- City suspends liquor license for downtown Cape bar; owners say they want to fix problems (3/26/17)7
- Mall aboard: Future requires evolution at West Park Mall (3/24/17)24
- Harbor Freight Tools store coming to Cape (3/29/17)3
- Legal discrimination complaint, ethics complaint filed in Scott City government (3/22/17)13
- Cape school board rejects proposal to allow parochial-school students to play sports (3/28/17)62
- Former Southeast softball coach sues Board of Regents; seeks damages and her job back (3/23/17)15
- 'Construction with finesse' (3/26/17)2
- Chaffee district seeks bond issue for classrooms, property (3/26/17)4
- Lawmakers put prevailing wage in crosshairs; laborers object (2/12/17)10
- Triplett manslaughter case set for July 2018 (3/21/17)2
Earthquake jolts Los Angeles area
LOS ANGELES -- An earthquake shook the greater Los Angeles area Sunday, but there were no immediate reports of damage or injuries.
The quake had a preliminary magnitude of 4.2 and was centered about one mile southeast of West Hollywood, said Lucy Jones of the U.S. Geological Survey.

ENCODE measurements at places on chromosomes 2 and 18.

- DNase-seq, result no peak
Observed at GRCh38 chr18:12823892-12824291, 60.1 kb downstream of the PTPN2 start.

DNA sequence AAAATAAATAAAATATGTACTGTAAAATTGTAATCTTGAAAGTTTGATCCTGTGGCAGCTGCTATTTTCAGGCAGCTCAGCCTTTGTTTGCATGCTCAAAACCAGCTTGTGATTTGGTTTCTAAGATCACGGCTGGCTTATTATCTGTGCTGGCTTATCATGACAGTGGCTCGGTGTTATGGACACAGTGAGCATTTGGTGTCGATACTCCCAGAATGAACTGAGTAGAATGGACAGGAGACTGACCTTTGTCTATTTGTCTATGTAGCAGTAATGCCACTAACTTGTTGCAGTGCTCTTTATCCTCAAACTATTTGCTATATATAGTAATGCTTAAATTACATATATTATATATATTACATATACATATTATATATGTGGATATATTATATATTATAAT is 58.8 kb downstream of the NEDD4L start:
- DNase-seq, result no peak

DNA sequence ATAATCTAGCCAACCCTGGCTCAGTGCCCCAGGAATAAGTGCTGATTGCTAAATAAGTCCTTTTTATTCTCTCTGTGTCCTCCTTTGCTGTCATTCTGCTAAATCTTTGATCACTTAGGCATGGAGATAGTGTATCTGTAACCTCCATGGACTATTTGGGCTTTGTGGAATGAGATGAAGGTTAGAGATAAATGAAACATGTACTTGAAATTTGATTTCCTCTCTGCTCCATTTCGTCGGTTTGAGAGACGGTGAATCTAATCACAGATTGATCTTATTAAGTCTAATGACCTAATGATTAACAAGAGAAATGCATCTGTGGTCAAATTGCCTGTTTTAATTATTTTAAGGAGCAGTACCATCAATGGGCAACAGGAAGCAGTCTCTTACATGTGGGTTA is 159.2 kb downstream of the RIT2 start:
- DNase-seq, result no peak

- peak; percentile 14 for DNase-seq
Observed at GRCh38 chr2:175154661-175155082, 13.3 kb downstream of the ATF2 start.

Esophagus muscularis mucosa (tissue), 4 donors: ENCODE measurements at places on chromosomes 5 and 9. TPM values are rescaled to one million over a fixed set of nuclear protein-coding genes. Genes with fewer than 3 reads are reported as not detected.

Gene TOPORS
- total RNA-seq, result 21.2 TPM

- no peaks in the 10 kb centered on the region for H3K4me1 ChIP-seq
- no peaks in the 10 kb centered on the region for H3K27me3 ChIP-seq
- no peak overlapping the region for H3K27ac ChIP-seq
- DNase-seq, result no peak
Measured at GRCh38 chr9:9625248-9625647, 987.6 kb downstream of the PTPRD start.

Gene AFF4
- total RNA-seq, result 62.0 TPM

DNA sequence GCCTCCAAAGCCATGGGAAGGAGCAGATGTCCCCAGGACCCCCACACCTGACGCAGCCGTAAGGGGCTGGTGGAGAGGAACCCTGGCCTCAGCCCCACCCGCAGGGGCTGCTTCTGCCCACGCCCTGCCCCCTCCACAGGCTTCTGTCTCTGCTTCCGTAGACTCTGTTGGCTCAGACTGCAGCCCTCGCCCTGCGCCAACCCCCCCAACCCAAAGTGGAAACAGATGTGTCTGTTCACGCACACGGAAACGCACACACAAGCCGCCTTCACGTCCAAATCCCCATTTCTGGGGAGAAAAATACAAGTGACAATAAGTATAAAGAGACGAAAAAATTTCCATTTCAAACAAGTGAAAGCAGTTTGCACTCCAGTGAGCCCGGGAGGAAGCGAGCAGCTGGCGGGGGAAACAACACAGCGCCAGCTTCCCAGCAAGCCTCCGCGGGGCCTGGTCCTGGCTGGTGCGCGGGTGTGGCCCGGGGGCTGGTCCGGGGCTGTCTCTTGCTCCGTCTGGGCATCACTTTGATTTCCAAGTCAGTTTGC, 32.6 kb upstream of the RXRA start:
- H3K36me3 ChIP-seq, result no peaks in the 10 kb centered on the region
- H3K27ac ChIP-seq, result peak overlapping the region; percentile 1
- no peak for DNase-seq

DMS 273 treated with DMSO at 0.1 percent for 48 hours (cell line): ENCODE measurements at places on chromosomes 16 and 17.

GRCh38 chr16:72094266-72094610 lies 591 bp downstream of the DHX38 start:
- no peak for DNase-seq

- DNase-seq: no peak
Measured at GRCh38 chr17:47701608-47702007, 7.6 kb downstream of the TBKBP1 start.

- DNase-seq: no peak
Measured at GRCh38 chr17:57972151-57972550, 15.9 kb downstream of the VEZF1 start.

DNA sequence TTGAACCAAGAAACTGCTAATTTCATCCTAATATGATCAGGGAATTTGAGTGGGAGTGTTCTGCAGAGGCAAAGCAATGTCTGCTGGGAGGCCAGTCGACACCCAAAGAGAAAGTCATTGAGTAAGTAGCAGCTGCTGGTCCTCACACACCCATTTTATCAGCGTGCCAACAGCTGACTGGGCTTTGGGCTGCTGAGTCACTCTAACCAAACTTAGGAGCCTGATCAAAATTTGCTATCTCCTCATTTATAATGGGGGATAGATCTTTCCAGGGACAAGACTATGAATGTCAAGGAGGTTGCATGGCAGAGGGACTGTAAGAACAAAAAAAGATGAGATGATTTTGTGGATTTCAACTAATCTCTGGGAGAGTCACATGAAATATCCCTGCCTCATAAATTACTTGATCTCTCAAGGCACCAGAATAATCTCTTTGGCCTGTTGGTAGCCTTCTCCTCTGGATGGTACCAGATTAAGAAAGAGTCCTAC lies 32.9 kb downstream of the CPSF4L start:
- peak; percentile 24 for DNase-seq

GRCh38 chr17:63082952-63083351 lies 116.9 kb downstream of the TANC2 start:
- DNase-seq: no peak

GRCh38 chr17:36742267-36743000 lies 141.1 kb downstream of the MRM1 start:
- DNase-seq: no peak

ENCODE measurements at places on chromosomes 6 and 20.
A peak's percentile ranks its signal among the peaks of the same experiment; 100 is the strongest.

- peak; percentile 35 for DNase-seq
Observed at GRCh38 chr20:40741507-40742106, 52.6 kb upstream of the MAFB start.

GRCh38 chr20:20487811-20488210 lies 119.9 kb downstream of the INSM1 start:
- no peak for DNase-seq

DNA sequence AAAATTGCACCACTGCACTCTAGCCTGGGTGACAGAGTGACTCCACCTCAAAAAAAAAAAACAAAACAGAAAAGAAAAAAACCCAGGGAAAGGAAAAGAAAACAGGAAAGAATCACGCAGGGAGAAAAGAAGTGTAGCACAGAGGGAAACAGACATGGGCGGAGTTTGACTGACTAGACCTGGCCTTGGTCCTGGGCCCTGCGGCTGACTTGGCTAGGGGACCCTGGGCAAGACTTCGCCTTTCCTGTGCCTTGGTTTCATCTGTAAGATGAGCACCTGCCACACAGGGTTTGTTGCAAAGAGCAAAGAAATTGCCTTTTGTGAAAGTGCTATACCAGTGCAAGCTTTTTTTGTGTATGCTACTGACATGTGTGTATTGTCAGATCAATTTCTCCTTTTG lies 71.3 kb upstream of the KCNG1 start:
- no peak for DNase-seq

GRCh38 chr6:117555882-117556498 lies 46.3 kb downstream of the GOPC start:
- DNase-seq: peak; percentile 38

The quake was felt in downtown Los Angeles where it rolled for about four seconds and also shook in the suburban areas of Van Nuys, Whittier and Glendale.
The quake struck at 4:59 p.m. and was followed by another temblor of magnitude 2.8 that struck at 5:01 p.m. The second quake was centered nine miles west of downtown Los Angeles in the Beverly Hills area, according to a preliminary report from the California Institute of Technology in Pasadena.
Officials with the county and city fire departments said there were no immediate reports of damage or injury.
The quake was felt as far away as Lancaster, which is about 70 miles north of downtown Los Angeles.
"It is the type that would rattle dishes, knock dishes out of shells and things of this nature. But as far as damage to buildings, I don't think we'll have significant damage to any buildings or ruptured pipes or anything like this as a result of this particular earthquake," said city fire department spokesman Jim Wells.
The 1994 Northridge earthquake was the last major temblor to strike in the Los Angeles area. The 6.7 magnitude quake killed 72 people and caused $25 billion in damage.
The temblor that struck Sunday had a depth of 2.3 miles and was the first 4.0-plus quake in the Los Angeles basin since the Northridge quake, Jones said.